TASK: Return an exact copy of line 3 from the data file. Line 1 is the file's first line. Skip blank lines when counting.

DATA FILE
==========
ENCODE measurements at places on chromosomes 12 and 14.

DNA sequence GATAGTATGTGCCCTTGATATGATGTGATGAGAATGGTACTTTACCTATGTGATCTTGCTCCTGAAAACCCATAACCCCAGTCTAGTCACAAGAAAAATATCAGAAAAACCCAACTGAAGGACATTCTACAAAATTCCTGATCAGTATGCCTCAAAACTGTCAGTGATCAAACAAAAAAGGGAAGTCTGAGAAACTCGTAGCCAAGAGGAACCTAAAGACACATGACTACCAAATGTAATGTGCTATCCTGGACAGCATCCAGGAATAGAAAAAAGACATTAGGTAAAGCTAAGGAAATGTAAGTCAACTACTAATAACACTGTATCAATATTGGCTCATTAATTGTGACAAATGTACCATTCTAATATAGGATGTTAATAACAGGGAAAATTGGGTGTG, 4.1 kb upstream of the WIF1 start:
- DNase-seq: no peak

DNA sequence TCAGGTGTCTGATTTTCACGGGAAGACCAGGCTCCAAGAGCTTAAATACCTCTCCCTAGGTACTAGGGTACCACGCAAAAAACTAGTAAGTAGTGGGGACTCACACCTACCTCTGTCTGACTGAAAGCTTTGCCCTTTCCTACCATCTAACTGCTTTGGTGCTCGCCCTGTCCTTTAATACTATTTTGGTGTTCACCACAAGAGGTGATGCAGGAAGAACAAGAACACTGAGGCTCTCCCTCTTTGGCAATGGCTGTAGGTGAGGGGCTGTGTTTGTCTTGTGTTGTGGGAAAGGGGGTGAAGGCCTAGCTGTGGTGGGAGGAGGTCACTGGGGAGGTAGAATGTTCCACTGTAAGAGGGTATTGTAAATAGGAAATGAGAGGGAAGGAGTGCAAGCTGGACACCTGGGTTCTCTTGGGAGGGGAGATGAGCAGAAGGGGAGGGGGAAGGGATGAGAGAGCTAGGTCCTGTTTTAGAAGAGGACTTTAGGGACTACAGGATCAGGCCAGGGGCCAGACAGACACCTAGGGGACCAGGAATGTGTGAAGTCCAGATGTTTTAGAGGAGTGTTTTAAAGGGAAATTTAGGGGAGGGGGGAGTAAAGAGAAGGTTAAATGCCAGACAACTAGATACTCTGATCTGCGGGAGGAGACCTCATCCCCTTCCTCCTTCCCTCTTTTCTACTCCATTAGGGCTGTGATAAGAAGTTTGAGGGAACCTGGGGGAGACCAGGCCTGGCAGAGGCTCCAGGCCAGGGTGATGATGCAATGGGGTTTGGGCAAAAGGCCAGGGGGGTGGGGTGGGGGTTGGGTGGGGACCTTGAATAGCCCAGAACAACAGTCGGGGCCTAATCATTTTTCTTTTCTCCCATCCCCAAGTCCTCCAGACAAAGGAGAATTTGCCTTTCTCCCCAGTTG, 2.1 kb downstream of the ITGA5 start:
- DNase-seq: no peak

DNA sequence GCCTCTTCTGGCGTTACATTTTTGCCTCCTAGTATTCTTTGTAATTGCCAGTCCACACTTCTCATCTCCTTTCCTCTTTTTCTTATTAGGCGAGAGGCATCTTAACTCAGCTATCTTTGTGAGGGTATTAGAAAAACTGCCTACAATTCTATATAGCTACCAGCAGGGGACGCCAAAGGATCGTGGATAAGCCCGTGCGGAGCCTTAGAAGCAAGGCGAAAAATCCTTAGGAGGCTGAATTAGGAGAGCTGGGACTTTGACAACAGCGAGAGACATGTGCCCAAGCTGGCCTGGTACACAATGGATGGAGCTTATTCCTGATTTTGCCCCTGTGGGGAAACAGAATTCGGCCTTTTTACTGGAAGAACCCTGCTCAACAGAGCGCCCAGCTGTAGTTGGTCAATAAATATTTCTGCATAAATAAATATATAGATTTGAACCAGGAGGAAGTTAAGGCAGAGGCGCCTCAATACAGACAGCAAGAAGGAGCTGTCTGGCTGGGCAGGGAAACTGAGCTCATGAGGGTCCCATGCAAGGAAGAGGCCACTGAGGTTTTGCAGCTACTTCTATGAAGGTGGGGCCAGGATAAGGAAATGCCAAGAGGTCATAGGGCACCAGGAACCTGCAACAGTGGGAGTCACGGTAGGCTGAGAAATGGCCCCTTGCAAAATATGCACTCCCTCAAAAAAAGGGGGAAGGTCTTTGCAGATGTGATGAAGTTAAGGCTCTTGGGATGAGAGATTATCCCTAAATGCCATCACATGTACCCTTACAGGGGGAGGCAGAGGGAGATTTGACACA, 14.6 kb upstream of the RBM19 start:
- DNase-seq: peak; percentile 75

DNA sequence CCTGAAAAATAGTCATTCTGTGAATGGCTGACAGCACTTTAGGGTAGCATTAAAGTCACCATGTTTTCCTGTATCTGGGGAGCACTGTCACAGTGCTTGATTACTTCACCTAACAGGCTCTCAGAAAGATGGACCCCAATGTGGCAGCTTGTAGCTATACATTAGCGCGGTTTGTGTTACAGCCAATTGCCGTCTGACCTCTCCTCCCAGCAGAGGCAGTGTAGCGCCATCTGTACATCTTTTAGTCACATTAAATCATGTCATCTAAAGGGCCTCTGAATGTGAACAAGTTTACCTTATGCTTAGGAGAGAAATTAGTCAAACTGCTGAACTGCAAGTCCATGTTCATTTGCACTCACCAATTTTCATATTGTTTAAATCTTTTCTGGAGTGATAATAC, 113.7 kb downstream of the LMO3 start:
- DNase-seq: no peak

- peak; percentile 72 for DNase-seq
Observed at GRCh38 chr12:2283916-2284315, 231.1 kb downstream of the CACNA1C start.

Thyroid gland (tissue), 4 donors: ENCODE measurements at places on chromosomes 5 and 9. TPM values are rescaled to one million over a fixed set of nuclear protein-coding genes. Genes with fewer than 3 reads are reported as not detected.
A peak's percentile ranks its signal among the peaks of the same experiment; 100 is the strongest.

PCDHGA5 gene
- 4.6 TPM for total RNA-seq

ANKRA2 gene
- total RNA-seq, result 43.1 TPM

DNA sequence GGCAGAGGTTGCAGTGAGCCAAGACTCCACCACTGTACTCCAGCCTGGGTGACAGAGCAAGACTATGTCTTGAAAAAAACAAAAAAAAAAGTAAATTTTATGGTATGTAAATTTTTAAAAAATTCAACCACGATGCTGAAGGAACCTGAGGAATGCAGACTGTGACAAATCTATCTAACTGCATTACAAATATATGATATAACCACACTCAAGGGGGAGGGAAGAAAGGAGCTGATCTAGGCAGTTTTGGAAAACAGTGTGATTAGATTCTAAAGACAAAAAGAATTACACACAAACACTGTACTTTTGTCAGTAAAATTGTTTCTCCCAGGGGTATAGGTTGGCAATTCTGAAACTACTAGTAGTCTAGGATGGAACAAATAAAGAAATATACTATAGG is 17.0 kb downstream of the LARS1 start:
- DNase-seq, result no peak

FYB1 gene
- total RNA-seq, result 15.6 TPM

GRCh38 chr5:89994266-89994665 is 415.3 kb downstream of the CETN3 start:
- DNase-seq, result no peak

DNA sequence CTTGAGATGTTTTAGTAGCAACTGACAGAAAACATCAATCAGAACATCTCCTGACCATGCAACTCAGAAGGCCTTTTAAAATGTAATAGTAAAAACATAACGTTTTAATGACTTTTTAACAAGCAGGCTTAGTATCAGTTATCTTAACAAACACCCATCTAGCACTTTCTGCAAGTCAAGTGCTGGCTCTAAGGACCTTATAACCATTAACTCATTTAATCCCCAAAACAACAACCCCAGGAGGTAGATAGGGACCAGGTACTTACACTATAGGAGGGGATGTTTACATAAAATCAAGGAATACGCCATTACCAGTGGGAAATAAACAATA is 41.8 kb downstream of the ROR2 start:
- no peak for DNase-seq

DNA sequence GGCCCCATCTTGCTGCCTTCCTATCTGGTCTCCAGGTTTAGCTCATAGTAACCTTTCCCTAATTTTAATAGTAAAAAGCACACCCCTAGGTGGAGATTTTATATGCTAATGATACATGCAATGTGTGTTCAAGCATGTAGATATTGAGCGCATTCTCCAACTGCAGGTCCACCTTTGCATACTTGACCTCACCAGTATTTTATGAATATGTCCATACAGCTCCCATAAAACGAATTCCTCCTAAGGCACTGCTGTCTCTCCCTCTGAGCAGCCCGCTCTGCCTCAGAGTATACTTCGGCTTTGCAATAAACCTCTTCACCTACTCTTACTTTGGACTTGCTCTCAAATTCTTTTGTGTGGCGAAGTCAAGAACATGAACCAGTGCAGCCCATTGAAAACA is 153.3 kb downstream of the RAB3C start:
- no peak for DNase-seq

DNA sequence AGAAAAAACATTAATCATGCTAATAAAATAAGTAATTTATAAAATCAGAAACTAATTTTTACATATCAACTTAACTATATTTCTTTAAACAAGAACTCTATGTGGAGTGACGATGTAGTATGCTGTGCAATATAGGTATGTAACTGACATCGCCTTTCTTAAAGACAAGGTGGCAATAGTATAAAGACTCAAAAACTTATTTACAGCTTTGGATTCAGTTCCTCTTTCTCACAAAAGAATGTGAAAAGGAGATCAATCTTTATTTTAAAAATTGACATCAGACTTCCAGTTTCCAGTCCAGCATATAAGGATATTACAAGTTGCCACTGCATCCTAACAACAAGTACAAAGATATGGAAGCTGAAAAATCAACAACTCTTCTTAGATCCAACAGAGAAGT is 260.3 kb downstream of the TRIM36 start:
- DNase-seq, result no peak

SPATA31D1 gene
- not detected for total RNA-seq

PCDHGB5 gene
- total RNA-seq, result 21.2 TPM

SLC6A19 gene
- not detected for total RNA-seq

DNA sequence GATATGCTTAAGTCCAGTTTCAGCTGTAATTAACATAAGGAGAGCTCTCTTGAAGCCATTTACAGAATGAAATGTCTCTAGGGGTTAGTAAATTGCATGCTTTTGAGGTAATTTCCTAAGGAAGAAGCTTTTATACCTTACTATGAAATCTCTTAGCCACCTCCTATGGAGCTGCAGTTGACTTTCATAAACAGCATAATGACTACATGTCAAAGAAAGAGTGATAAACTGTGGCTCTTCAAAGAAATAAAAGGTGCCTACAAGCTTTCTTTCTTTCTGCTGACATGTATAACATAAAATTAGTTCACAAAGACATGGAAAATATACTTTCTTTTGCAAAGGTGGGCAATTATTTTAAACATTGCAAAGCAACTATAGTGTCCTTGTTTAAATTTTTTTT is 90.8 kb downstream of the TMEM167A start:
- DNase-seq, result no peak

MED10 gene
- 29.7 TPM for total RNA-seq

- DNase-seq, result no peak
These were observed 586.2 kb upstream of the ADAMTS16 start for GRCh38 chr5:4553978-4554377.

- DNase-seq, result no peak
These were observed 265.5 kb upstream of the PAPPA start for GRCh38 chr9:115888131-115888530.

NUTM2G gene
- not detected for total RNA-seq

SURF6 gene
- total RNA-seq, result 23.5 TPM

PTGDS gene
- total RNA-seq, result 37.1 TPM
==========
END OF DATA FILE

- DNase-seq: no peak